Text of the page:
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On 17 March, John Kovac announced to the world that he and his team of radio astronomers had found the imprint of gravitational waves from the Big Bang. They did so by looking at the cosmic microwave background (CMB), sometimes called the 'afterglow' of the Big Bang, using BICEP2, a telescope experiment based at the South Pole. This signal of gravitational waves was seen in the polarization of the CMB — similar to the kind of polarization that certain sunglasses block — over a small patch of sky.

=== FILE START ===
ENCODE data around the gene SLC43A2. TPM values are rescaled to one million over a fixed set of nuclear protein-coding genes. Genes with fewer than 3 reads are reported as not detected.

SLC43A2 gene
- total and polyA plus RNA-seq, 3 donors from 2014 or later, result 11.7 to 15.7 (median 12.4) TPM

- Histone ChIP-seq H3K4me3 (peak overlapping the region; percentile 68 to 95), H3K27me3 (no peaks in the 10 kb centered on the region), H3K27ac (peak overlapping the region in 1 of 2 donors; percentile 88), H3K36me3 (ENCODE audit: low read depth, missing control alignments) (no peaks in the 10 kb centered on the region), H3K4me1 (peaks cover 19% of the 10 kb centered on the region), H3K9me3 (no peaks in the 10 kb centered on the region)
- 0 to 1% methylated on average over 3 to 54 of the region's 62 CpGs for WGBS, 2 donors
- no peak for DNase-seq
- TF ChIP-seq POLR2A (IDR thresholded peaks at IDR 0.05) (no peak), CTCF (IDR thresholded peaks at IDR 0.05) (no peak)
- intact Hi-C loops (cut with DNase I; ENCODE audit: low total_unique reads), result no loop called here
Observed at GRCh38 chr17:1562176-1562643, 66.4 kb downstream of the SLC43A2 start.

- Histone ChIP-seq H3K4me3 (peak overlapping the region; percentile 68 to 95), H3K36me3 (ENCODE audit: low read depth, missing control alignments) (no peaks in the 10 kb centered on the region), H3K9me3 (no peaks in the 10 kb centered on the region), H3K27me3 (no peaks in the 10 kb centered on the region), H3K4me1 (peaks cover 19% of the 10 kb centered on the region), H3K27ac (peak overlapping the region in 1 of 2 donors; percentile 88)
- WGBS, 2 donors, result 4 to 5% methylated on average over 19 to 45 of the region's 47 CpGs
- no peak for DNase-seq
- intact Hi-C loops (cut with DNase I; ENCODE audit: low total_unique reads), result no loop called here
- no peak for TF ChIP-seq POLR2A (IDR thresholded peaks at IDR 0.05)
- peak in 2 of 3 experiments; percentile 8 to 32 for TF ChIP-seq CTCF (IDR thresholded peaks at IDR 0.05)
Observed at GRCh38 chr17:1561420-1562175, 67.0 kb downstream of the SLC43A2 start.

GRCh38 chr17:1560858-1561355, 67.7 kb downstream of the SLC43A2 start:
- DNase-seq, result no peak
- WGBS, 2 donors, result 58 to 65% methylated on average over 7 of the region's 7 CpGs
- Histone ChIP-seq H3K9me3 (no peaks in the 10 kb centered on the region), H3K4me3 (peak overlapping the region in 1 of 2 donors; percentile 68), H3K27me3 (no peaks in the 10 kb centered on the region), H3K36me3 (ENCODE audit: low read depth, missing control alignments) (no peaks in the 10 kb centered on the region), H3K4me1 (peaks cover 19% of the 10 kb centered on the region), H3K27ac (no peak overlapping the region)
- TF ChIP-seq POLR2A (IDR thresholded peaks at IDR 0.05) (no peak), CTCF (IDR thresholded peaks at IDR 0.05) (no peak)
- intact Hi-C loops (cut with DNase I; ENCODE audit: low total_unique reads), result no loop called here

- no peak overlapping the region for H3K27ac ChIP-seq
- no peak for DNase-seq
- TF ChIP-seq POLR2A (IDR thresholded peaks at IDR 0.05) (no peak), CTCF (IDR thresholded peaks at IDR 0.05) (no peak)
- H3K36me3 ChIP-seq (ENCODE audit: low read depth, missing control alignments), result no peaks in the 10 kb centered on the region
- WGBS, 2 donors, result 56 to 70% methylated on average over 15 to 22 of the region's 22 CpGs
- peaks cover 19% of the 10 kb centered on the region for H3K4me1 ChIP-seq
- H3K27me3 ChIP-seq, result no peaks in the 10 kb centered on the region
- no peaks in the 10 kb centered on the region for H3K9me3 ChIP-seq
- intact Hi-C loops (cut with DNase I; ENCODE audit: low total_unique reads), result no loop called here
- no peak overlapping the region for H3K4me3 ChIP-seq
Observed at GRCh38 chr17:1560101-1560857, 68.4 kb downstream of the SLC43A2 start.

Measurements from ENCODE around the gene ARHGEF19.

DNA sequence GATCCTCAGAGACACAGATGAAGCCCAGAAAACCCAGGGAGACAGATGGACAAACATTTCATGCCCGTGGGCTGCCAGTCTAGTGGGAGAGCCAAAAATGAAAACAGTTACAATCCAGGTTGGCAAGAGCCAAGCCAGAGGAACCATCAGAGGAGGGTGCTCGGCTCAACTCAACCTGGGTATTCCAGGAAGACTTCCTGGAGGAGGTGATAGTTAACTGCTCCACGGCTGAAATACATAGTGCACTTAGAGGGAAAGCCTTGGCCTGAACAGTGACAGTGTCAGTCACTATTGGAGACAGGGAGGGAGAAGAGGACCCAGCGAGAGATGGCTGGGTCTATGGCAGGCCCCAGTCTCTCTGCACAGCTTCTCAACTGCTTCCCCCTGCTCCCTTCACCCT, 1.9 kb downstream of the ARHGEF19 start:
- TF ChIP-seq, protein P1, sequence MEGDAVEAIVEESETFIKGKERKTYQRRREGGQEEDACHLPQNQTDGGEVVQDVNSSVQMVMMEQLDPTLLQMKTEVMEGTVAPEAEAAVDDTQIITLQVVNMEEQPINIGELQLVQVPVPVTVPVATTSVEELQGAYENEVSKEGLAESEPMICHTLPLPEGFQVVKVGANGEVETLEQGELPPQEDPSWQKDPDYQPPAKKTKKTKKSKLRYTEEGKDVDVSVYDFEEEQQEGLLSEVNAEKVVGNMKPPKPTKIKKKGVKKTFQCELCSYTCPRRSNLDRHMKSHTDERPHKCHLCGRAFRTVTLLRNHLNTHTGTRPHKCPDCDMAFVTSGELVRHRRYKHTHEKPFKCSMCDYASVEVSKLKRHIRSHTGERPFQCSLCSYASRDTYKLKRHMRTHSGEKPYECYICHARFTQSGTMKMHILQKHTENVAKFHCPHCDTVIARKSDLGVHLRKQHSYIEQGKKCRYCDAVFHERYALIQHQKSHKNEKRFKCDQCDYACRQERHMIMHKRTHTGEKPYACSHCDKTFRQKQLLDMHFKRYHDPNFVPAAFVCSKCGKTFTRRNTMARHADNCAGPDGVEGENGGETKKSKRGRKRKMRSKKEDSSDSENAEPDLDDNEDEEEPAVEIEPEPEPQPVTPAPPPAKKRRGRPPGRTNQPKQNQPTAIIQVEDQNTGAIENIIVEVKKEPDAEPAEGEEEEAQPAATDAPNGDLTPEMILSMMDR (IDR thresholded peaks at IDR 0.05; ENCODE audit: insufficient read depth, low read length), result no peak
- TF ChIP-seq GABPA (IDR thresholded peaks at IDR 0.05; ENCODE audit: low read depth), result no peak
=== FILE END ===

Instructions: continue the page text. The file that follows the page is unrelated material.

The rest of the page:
This polarization map, which is reminiscent of the way iron filings arrange themselves on a surface under the effects of a magnetic field, was found to have particular vortex-like, or curly, patterns known as B modes. The presence of B modes is a tell-tale sign of the passage of gravitational waves generated during inflation, a brief period during which the Universe underwent an exponential expansion, right after its birth. If the findings stand up, they will put the current preferred picture of cosmology on solid foundations, and could have significant implications on fundamental physics as well.

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